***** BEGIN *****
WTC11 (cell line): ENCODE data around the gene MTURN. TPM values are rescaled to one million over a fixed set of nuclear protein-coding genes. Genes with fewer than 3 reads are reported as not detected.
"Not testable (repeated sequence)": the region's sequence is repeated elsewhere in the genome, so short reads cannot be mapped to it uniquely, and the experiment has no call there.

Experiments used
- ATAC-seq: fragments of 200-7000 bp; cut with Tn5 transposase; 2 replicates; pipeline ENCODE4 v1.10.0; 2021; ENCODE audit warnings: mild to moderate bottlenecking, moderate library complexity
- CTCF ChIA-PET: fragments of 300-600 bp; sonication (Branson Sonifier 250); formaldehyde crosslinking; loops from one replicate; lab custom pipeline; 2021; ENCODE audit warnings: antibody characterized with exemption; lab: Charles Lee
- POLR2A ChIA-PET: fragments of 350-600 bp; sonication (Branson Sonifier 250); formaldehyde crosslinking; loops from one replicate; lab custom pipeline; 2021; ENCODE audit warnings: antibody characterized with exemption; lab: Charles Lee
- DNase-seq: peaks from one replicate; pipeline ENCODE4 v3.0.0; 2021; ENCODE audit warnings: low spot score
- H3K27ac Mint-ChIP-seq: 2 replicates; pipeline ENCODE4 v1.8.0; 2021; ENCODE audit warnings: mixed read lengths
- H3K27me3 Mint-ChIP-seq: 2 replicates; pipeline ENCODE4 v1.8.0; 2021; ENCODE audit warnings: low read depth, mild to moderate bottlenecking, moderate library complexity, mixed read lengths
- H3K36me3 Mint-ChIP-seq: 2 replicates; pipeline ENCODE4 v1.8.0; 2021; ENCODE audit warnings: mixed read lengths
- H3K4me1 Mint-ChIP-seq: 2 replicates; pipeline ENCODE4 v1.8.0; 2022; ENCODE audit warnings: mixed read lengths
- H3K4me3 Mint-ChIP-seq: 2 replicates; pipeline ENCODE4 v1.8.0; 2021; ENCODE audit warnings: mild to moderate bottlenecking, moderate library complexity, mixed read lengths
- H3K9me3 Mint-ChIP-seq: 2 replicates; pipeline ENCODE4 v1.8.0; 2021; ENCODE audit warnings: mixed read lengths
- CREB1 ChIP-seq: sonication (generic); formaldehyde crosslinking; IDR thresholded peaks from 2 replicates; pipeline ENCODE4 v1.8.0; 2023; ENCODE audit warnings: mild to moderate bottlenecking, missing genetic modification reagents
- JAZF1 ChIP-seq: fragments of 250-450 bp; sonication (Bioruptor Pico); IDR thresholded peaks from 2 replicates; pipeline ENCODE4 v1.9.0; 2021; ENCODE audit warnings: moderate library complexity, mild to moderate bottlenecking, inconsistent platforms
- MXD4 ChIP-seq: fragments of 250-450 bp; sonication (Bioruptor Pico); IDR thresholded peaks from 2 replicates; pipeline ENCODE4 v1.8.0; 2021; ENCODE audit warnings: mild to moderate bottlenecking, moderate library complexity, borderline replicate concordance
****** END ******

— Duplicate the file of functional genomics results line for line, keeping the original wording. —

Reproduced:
WTC11 (cell line): ENCODE data around the gene MTURN. TPM values are rescaled to one million over a fixed set of nuclear protein-coding genes. Genes with fewer than 3 reads are reported as not detected.
"Not testable (repeated sequence)": the region's sequence is repeated elsewhere in the genome, so short reads cannot be mapped to it uniquely, and the experiment has no call there.

Experiments used
- ATAC-seq: fragments of 200-7000 bp; cut with Tn5 transposase; 2 replicates; pipeline ENCODE4 v1.10.0; 2021; ENCODE audit warnings: mild to moderate bottlenecking, moderate library complexity
- CTCF ChIA-PET: fragments of 300-600 bp; sonication (Branson Sonifier 250); formaldehyde crosslinking; loops from one replicate; lab custom pipeline; 2021; ENCODE audit warnings: antibody characterized with exemption; lab: Charles Lee
- POLR2A ChIA-PET: fragments of 350-600 bp; sonication (Branson Sonifier 250); formaldehyde crosslinking; loops from one replicate; lab custom pipeline; 2021; ENCODE audit warnings: antibody characterized with exemption; lab: Charles Lee
- DNase-seq: peaks from one replicate; pipeline ENCODE4 v3.0.0; 2021; ENCODE audit warnings: low spot score
- H3K27ac Mint-ChIP-seq: 2 replicates; pipeline ENCODE4 v1.8.0; 2021; ENCODE audit warnings: mixed read lengths
- H3K27me3 Mint-ChIP-seq: 2 replicates; pipeline ENCODE4 v1.8.0; 2021; ENCODE audit warnings: low read depth, mild to moderate bottlenecking, moderate library complexity, mixed read lengths
- H3K36me3 Mint-ChIP-seq: 2 replicates; pipeline ENCODE4 v1.8.0; 2021; ENCODE audit warnings: mixed read lengths
- H3K4me1 Mint-ChIP-seq: 2 replicates; pipeline ENCODE4 v1.8.0; 2022; ENCODE audit warnings: mixed read lengths
- H3K4me3 Mint-ChIP-seq: 2 replicates; pipeline ENCODE4 v1.8.0; 2021; ENCODE audit warnings: mild to moderate bottlenecking, moderate library complexity, mixed read lengths
- H3K9me3 Mint-ChIP-seq: 2 replicates; pipeline ENCODE4 v1.8.0; 2021; ENCODE audit warnings: mixed read lengths
- CREB1 ChIP-seq: sonication (generic); formaldehyde crosslinking; IDR thresholded peaks from 2 replicates; pipeline ENCODE4 v1.8.0; 2023; ENCODE audit warnings: mild to moderate bottlenecking, missing genetic modification reagents
- JAZF1 ChIP-seq: fragments of 250-450 bp; sonication (Bioruptor Pico); IDR thresholded peaks from 2 replicates; pipeline ENCODE4 v1.9.0; 2021; ENCODE audit warnings: moderate library complexity, mild to moderate bottlenecking, inconsistent platforms
- MXD4 ChIP-seq: fragments of 250-450 bp; sonication (Bioruptor Pico); IDR thresholded peaks from 2 replicates; pipeline ENCODE4 v1.8.0; 2021; ENCODE audit warnings: mild to moderate bottlenecking, moderate library complexity, borderline replicate concordance